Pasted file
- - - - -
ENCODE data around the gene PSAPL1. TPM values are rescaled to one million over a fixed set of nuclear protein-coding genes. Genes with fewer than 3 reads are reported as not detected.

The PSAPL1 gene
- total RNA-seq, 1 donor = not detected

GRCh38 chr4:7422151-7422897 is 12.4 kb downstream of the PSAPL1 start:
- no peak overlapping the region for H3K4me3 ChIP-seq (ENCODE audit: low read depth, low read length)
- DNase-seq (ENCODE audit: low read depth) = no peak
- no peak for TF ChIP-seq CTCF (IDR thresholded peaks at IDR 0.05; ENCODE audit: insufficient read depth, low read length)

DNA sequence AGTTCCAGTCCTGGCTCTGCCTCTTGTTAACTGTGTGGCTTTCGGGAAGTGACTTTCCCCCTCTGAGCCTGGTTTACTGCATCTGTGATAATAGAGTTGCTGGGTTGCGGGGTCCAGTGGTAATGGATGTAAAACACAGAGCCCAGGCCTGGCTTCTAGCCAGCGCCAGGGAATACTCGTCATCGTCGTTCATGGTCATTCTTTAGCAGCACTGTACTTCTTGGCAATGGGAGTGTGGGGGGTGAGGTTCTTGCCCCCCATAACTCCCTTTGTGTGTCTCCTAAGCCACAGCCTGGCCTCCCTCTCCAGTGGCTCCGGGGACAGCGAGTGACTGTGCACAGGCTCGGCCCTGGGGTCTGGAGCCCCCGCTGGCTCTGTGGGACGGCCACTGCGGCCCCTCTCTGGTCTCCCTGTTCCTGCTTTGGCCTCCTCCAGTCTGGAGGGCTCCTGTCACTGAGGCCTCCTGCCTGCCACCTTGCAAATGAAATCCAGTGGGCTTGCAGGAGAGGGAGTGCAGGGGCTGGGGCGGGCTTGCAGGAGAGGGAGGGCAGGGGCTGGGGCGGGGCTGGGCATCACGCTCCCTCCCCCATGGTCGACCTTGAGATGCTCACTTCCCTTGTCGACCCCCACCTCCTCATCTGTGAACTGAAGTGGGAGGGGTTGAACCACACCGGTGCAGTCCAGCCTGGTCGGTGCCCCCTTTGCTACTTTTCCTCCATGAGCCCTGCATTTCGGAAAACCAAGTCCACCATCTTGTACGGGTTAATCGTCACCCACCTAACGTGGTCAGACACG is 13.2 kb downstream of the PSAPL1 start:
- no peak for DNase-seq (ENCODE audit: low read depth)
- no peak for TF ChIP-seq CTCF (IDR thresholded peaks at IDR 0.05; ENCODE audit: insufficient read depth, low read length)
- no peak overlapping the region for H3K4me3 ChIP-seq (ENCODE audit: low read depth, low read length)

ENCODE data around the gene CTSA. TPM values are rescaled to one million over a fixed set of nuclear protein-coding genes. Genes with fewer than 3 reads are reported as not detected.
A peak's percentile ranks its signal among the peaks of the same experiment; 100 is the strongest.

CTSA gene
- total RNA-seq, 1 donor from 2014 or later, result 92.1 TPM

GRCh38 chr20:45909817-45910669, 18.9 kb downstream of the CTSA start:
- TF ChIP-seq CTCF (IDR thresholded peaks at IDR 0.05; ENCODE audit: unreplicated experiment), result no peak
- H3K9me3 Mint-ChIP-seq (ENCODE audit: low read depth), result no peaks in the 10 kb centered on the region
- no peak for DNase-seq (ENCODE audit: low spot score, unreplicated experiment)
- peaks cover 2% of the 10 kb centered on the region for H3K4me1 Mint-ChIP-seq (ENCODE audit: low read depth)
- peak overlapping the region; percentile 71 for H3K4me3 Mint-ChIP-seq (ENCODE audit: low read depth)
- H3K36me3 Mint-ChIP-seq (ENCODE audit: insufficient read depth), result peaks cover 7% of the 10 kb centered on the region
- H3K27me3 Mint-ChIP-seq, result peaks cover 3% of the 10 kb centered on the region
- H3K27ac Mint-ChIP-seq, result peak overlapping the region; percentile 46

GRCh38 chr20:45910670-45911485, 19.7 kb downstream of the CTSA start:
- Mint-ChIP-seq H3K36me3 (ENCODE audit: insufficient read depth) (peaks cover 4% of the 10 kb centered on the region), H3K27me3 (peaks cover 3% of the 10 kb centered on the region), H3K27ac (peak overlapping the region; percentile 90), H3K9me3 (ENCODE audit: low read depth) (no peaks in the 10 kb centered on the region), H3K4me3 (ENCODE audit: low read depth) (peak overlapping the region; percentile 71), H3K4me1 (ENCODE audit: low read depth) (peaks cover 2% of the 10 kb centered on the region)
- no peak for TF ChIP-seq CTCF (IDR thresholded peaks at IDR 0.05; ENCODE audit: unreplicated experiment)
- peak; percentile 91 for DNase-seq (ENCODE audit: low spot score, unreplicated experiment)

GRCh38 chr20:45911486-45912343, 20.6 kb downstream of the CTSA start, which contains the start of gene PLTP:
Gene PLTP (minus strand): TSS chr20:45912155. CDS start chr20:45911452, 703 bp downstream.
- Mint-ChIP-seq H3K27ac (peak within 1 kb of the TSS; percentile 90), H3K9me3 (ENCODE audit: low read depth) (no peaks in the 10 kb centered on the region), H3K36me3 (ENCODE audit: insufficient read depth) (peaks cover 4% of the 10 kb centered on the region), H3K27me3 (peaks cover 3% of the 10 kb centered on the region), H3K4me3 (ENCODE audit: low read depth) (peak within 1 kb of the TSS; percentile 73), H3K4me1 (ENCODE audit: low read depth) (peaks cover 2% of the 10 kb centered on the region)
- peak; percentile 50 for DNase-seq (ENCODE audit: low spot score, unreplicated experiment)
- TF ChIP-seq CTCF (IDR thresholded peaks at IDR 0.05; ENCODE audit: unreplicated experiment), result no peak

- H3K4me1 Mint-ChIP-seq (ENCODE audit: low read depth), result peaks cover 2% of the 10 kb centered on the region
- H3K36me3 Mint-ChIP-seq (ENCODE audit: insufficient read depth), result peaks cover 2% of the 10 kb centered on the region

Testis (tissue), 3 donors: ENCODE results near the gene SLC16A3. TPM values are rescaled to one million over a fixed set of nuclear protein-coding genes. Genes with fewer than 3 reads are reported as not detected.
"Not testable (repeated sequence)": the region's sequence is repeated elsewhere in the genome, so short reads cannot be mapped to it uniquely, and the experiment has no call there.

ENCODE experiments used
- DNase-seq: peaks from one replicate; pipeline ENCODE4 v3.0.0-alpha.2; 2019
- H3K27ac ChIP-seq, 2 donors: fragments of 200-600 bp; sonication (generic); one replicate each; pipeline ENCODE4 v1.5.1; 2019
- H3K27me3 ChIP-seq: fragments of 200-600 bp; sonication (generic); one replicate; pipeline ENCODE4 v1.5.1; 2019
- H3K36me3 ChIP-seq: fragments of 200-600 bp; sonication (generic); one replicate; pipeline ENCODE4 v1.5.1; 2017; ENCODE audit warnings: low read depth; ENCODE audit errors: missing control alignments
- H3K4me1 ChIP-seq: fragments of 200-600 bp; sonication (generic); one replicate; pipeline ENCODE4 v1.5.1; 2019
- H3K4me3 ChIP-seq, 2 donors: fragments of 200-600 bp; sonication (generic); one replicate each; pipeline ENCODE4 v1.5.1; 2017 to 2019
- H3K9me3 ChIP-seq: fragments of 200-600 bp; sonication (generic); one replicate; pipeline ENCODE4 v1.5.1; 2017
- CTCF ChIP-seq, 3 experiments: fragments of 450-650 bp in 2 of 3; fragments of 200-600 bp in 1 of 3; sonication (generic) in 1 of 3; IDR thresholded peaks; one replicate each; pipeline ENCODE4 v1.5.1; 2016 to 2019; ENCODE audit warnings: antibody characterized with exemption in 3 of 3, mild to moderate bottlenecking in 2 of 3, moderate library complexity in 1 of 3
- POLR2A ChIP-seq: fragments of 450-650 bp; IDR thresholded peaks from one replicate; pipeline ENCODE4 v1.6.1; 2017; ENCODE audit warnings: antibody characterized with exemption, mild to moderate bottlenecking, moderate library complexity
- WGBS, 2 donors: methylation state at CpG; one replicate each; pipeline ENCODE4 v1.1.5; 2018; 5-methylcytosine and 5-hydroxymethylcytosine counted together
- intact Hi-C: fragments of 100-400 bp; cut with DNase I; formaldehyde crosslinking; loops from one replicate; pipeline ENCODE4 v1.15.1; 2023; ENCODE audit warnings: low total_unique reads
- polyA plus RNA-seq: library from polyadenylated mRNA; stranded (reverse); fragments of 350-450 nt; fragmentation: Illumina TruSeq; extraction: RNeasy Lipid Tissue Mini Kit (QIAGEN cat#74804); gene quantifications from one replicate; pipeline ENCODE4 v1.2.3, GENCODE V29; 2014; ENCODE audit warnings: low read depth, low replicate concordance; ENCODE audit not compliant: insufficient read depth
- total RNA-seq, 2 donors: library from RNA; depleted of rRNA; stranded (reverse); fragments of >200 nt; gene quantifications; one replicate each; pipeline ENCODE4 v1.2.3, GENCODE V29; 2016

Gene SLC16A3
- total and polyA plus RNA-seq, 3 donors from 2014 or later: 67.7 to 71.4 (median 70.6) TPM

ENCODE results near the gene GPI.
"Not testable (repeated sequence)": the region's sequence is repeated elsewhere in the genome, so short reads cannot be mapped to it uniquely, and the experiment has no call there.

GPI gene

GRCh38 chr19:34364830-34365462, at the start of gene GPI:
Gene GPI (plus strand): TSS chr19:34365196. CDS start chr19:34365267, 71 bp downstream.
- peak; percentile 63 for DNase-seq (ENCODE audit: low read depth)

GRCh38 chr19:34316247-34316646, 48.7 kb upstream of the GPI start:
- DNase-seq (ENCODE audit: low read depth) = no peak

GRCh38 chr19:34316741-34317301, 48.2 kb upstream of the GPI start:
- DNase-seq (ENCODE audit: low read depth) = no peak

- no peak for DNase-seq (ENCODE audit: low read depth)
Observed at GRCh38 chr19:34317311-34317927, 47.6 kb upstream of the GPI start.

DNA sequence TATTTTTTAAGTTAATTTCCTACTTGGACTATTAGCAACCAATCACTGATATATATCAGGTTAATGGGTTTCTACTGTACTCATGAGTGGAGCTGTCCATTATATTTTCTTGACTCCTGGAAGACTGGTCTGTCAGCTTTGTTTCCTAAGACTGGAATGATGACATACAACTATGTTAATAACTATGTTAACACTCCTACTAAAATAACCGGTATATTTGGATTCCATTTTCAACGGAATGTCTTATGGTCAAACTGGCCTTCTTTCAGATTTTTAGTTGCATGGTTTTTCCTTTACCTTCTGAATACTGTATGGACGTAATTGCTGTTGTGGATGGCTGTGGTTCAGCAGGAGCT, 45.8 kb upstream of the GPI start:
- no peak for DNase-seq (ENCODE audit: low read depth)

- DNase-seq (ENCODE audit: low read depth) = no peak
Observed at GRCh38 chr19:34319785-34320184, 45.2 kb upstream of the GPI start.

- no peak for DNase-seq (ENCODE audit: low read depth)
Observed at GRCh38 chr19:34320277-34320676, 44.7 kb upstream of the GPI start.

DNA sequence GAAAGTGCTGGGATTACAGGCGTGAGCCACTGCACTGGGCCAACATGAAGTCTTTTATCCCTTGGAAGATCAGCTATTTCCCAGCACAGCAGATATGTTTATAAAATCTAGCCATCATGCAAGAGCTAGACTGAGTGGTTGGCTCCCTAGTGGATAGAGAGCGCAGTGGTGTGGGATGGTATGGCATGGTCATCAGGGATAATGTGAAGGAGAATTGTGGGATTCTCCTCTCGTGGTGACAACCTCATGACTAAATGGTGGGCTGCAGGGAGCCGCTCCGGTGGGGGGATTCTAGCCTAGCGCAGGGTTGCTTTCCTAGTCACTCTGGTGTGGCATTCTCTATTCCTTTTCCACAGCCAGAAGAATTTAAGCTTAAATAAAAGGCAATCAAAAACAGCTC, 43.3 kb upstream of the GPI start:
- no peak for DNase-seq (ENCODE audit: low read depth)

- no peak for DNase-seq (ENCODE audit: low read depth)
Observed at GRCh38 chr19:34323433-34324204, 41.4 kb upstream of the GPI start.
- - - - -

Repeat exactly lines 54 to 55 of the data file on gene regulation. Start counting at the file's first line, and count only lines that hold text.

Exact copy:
ENCODE results near the gene GPI.
"Not testable (repeated sequence)": the region's sequence is repeated elsewhere in the genome, so short reads cannot be mapped to it uniquely, and the experiment has no call there.